After reports started popping up on the Internet, Raspberry Pi cofounder Eben Upton admitted to TechRepublic that "A smart charger with an e-marked cable will incorrectly identify the Raspberry Pi 4 as an audio adapter accessory and refuse to provide power." Upton went on to say, "I expect this will be fixed in a future board revision, but for now users will need to apply one of the suggested workarounds. It's surprising this didn't show up in our (quite extensive) field testing program."

Probably not a dealbreaker (the cables that do work are cheaper), but could be annoying.

Previously: Raspberry Pi 4 Model B Launched


Original Submission

posted by Fnord666 on Wednesday July 10, @02:27AM   Printer-friendly
from the Ogden-Nash's-fleas dept.

Moons that Escape their Planets Could Become "Ploonets":

Meet ploonets: planets of moonish origin.

In other star systems, some moons could escape their planets and start orbiting their stars instead, new simulations suggest. Scientists have dubbed such liberated worlds "ploonets," and say that current telescopes may be able to find the wayward objects.

Astronomers think that exomoons — moons orbiting planets that orbit stars other than the sun — should be common, but efforts to find them have turned up empty so far (SN Online: 4/30/19). Astrophysicist Mario Sucerquia of the University of Antioquia in Medellín, Colombia and colleagues simulated what would happen to those moons if they orbited hot Jupiters, gas giants that lie scorchingly close to their stars (SN: 7/8/17, p. 4). Many astronomers think that hot Jupiters weren't born so close, but instead migrated toward their star from a more distant orbit.

As the gas giant migrates, the combined gravitational forces of the planet and the star would inject extra energy into the moon's orbit, pushing the moon farther and farther from its planet until eventually it escapes, the researchers report June 29 at arXiv.org.

[...] Some ploonets may be indistinguishable from ordinary planets. Others, whose orbits keep them close to their planet, could reveal their presence by changing the timing of when their neighbor planet crosses, or transits, in front of the star. The ploonet should stay close enough to the planet that its gravity can speed or slow the planet's transit times. Those deviations should be detectable by combining data from planet-hunting telescopes like NASA's TESS or the now-defunct Kepler, Sucerquia says.

Ploonethood may be a relatively short-lived phenomenon, though, making the worlds more difficult to spot. About half of the ploonets in the researchers' simulations crashed into either their planet or star within about half a million years. And half of the remaining survivors crashed within a million years.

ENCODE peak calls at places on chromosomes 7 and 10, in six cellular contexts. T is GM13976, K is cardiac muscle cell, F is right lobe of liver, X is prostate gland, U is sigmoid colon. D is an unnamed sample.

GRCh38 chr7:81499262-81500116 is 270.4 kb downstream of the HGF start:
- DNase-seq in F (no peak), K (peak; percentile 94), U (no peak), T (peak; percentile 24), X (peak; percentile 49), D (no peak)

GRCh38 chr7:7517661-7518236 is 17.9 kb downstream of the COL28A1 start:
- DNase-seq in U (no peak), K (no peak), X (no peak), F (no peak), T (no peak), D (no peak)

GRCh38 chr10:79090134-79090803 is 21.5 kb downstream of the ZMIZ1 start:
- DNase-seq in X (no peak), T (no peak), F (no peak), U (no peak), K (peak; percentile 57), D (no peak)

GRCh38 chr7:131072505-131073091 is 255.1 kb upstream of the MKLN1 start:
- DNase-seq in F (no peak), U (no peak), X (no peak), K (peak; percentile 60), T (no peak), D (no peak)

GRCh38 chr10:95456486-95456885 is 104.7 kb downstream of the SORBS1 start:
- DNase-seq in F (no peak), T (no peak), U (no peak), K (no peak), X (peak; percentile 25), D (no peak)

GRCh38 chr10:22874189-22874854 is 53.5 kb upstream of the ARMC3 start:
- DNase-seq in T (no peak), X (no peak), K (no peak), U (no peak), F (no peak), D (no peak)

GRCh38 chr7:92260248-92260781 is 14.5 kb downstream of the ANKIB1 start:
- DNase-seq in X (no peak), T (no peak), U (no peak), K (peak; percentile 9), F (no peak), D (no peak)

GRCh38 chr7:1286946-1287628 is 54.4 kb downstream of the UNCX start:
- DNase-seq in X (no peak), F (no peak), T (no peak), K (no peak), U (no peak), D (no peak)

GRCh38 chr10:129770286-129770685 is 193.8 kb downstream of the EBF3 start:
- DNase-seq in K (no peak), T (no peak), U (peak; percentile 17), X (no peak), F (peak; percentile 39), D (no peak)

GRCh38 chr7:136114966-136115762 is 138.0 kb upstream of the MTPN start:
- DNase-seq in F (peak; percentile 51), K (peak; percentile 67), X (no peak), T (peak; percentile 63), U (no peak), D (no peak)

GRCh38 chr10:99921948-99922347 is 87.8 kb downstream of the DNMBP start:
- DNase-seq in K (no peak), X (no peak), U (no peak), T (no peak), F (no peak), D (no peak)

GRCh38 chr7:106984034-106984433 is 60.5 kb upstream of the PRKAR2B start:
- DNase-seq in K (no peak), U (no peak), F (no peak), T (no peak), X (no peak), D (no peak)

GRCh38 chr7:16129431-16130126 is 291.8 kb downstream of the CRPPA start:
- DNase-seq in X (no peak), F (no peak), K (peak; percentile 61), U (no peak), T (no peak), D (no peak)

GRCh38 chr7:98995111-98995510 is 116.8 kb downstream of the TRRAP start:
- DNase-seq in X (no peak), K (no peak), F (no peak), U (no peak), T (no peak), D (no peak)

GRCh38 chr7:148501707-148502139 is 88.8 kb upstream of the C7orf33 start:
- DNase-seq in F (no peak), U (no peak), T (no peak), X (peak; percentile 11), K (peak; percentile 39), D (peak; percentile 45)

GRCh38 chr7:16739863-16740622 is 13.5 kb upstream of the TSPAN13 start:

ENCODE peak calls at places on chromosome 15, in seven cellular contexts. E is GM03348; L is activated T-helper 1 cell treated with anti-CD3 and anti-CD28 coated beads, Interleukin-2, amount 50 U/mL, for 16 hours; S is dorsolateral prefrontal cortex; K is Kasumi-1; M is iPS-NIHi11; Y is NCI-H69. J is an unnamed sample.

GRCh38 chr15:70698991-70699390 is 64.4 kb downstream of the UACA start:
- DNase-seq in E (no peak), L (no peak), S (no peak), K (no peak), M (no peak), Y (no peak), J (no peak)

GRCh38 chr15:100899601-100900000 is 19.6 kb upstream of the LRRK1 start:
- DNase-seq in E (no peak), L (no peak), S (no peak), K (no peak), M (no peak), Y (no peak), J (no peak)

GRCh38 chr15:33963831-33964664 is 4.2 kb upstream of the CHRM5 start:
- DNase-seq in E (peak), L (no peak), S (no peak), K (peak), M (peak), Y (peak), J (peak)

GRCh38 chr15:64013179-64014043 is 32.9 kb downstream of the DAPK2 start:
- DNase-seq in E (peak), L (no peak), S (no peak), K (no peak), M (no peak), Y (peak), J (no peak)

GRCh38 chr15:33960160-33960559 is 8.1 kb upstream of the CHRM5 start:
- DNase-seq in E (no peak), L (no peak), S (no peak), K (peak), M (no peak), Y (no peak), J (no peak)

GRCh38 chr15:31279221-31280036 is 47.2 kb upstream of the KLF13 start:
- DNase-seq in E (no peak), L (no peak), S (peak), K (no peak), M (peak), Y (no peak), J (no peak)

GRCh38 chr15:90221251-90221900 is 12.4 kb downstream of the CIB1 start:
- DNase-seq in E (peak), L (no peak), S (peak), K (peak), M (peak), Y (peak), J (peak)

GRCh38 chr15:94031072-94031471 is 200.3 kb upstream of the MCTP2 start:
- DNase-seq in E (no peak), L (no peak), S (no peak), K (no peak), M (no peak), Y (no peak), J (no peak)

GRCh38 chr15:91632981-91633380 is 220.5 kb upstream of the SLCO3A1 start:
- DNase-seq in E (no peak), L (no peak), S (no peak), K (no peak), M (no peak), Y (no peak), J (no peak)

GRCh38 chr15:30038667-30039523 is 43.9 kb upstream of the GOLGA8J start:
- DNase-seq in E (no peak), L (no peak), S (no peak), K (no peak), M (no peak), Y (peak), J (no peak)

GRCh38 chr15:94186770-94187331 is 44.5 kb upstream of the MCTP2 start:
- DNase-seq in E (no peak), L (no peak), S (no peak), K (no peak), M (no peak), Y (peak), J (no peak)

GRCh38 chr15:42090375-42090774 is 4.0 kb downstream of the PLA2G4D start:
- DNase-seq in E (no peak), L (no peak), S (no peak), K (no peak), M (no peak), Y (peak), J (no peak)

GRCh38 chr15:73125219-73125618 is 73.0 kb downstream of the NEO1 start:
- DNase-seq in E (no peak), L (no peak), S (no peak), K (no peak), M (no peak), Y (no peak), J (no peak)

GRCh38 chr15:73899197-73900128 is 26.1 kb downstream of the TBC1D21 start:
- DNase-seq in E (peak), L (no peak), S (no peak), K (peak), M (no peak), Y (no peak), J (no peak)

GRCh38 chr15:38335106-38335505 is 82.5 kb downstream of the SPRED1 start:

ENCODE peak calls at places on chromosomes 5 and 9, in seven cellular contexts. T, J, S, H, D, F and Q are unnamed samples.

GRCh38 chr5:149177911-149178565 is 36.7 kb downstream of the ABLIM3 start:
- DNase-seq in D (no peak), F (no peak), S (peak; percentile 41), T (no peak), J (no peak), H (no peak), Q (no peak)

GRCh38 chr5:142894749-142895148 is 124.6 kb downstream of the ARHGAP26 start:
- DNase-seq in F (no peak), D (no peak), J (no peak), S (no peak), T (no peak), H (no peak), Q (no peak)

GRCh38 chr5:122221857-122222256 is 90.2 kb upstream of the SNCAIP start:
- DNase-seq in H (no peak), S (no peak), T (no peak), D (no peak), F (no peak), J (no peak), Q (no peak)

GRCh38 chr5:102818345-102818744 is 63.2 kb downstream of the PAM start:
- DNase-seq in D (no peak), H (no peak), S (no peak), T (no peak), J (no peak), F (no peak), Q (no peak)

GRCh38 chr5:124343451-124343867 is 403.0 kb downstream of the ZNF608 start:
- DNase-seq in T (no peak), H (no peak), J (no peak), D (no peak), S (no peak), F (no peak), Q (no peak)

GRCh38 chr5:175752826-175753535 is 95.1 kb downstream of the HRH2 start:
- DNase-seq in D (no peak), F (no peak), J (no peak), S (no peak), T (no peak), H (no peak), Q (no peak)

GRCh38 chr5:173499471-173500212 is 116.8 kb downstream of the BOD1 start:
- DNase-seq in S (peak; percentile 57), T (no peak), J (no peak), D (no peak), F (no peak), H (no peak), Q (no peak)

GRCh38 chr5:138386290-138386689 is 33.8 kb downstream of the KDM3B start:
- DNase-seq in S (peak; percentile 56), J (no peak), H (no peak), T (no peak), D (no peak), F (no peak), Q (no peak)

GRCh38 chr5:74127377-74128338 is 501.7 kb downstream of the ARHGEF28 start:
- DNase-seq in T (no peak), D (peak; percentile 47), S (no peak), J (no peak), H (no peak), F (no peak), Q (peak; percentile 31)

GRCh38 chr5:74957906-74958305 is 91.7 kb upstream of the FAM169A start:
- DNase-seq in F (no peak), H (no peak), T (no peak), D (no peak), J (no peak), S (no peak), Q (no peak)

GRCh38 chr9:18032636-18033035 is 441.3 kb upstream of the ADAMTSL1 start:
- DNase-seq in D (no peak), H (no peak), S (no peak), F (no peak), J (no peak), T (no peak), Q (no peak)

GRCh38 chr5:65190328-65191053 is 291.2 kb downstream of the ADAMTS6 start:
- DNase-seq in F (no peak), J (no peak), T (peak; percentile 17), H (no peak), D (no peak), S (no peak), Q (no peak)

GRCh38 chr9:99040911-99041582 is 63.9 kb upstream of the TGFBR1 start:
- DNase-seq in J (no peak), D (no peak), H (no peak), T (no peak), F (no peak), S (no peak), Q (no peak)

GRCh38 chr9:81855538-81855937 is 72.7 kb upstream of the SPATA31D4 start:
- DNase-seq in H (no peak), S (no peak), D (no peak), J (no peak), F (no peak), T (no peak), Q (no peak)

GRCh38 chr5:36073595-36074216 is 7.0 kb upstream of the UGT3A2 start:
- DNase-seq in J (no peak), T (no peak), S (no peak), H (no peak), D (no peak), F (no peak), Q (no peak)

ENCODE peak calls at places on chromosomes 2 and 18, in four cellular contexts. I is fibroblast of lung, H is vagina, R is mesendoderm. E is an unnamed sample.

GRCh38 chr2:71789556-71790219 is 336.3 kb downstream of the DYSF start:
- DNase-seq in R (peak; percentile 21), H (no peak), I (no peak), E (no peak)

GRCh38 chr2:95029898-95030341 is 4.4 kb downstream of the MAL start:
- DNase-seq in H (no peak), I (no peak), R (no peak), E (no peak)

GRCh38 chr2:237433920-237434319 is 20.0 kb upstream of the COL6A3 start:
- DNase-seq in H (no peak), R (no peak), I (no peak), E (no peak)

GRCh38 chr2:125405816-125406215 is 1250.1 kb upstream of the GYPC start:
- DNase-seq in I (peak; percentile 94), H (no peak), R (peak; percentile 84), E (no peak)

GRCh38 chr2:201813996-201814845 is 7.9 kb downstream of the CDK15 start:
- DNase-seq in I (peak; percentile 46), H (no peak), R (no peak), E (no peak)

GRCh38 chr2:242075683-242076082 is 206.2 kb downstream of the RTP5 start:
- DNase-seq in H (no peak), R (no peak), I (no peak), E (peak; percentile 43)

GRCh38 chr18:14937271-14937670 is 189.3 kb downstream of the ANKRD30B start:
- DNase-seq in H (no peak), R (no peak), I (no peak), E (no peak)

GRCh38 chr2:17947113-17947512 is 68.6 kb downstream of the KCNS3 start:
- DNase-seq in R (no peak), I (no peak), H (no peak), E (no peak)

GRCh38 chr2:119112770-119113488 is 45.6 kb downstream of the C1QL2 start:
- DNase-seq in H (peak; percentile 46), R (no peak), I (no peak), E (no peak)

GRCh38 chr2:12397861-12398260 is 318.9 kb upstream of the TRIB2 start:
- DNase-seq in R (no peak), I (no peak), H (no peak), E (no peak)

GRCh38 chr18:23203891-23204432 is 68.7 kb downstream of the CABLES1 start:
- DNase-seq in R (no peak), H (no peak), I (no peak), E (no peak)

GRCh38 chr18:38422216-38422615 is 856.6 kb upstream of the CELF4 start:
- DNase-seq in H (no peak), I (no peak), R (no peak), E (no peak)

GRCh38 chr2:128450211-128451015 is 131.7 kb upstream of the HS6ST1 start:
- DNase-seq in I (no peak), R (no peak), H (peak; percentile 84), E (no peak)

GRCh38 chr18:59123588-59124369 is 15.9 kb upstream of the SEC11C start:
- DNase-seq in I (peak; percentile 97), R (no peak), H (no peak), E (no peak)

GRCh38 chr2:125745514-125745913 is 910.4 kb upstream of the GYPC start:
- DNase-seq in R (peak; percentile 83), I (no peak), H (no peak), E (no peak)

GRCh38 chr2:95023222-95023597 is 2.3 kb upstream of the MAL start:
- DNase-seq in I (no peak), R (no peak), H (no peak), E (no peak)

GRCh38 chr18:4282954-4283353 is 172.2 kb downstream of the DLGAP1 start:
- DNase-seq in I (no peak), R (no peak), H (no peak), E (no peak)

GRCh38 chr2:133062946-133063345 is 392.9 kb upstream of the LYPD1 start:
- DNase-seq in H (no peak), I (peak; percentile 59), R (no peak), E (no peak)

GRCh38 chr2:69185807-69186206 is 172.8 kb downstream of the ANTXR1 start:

What to call a celestial body that orbited a moon? — moonmoon? moo-oon?

M. Sucerquia et al. Ploonets: formation, evolution, and detectability of tidally detached exomoons. arXiv:1906.11400.


Original Submission

posted by Fnord666 on Wednesday July 10, @12:55AM   Printer-friendly
from the history-in-the-making dept.

SpaceX's Starhopper Prototype to Make 1st Untethered Hop Soon, Musk Says:

The company has apparently fixed an issue with the vehicle's Raptor engine.

SpaceX is getting ready to let Starhopper off its leash.

Starhopper, a prototype for the company's future Mars-colonizing Starship vehicle, has conducted two brief test hops to date. Both occurred in early April at SpaceX's Boca Chica test site near Brownsville, Texas, and both employed a tether, which kept Starhopper very close to the ground (for safety's sake).

SpaceX had apparently been holding off on taking the next big testing step — removing the tether and letting Starhopper fly freely — until it could fix an issue with the vehicle's powerful, next-generation Raptor engine. But that problem seems to be solved, company founder and CEO Elon Musk announced via Twitter over the weekend.

Exciting progress in Boca! Hopper almost ready to hover. Based on tonight's test, looks like 600 Hz Raptor vibration problem is fixed. pic.twitter.com/9bLWOHG0sV July 7, 2019

Later that day, Musk sent out another tweet:

Will do Starship presentation a few weeks after Hopper hovers, so prob late July. If that timing works, free LJ chips for all present! July 7, 2019

Watching the progress of SpaceX and its rocket developments reminds me of the thrills of watching NASA's Mercury, Gemini, and Apollo development efforts. The 50th anniversary of the July 20, 1969 Apollo 11 landing on the moon is fast approaching. Were I on the SpaceX team, I know I would be doing everything I could to try and get the Hopper flying by then! Any bets?


Original Submission